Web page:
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Nara-machi is a maze of lanes and alleys lined with old warehouses and machiya (traditional wooden houses) that have been converted into galleries, shops, and cafés. A lot of locals still live here, so the smell of grilled mackerel at lunchtime or roasted tea in the afternoon wafts through the air. Many of the old shops deal in Nara's renowned arts and crafts, such as akahadayaki
pottery, ink, and linen. In recent years, Nara-machi has also become home to younger artisans with a contemporary take on the city’s traditional crafts. A free map, available from any Nara City Tourism Information Office, guides you to the main shops, museums, and galleries, as do English signposts.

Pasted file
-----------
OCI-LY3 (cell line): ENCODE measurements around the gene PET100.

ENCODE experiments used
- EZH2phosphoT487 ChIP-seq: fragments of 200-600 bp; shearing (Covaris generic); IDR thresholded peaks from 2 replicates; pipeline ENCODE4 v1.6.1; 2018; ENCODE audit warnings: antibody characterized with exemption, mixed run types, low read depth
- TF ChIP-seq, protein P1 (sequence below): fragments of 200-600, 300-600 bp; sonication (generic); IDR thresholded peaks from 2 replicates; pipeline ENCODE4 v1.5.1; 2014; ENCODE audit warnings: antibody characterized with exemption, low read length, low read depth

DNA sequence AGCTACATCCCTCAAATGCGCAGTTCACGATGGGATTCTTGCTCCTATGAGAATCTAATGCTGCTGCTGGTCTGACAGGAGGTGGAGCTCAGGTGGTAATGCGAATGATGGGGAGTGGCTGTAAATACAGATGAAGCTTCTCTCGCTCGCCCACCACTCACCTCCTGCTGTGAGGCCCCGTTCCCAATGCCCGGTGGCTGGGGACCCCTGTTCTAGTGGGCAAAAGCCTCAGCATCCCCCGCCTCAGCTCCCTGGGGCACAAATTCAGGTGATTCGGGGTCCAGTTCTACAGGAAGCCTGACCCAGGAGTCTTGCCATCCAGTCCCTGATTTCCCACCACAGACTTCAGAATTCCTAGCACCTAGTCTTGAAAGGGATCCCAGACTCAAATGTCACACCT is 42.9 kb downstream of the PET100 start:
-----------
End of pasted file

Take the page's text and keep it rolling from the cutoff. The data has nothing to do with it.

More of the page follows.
Remember that stores can close irregularly. From the southwest corner of Sarusawa-ike, with the pond notice board on your left, walk straight until you come to a main road, on the other side of which is the center of Nara-machi.
Nara Koen has the city's popular tourist sites. Even so, it is wide enough to accommodate thousands of giggling schoolchildren and other Japanese...